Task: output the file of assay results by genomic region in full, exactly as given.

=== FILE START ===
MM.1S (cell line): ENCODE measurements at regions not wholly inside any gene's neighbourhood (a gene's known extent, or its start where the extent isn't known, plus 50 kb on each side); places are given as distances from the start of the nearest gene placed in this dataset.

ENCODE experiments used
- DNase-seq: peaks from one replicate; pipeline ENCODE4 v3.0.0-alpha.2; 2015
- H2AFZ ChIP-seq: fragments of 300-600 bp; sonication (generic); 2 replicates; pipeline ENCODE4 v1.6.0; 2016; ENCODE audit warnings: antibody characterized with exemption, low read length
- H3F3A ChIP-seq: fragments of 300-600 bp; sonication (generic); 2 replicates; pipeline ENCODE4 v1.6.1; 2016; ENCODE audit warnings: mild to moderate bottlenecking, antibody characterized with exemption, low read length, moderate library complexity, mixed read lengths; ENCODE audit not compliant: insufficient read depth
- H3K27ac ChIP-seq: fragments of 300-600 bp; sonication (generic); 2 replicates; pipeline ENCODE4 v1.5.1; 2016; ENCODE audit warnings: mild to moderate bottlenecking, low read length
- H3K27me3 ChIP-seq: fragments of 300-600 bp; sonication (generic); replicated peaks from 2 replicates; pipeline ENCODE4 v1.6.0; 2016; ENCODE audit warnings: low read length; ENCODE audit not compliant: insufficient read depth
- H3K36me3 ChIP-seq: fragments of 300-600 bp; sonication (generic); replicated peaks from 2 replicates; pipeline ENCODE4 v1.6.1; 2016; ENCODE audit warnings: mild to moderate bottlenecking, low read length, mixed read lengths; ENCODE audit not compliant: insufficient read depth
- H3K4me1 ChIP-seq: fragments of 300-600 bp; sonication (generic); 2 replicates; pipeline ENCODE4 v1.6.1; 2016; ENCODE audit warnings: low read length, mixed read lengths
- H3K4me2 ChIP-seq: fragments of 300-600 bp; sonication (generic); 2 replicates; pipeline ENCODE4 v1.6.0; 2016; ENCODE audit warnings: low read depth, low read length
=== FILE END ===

MM.1S (cell line): ENCODE measurements at regions not wholly inside any gene's neighbourhood (a gene's known extent, or its start where the extent isn't known, plus 50 kb on each side); places are given as distances from the start of the nearest gene placed in this dataset.

ENCODE experiments used
- DNase-seq: peaks from one replicate; pipeline ENCODE4 v3.0.0-alpha.2; 2015
- H2AFZ ChIP-seq: fragments of 300-600 bp; sonication (generic); 2 replicates; pipeline ENCODE4 v1.6.0; 2016; ENCODE audit warnings: antibody characterized with exemption, low read length
- H3F3A ChIP-seq: fragments of 300-600 bp; sonication (generic); 2 replicates; pipeline ENCODE4 v1.6.1; 2016; ENCODE audit warnings: mild to moderate bottlenecking, antibody characterized with exemption, low read length, moderate library complexity, mixed read lengths; ENCODE audit not compliant: insufficient read depth
- H3K27ac ChIP-seq: fragments of 300-600 bp; sonication (generic); 2 replicates; pipeline ENCODE4 v1.5.1; 2016; ENCODE audit warnings: mild to moderate bottlenecking, low read length
- H3K27me3 ChIP-seq: fragments of 300-600 bp; sonication (generic); replicated peaks from 2 replicates; pipeline ENCODE4 v1.6.0; 2016; ENCODE audit warnings: low read length; ENCODE audit not compliant: insufficient read depth
- H3K36me3 ChIP-seq: fragments of 300-600 bp; sonication (generic); replicated peaks from 2 replicates; pipeline ENCODE4 v1.6.1; 2016; ENCODE audit warnings: mild to moderate bottlenecking, low read length, mixed read lengths; ENCODE audit not compliant: insufficient read depth
- H3K4me1 ChIP-seq: fragments of 300-600 bp; sonication (generic); 2 replicates; pipeline ENCODE4 v1.6.1; 2016; ENCODE audit warnings: low read length, mixed read lengths
- H3K4me2 ChIP-seq: fragments of 300-600 bp; sonication (generic); 2 replicates; pipeline ENCODE4 v1.6.0; 2016; ENCODE audit warnings: low read depth, low read length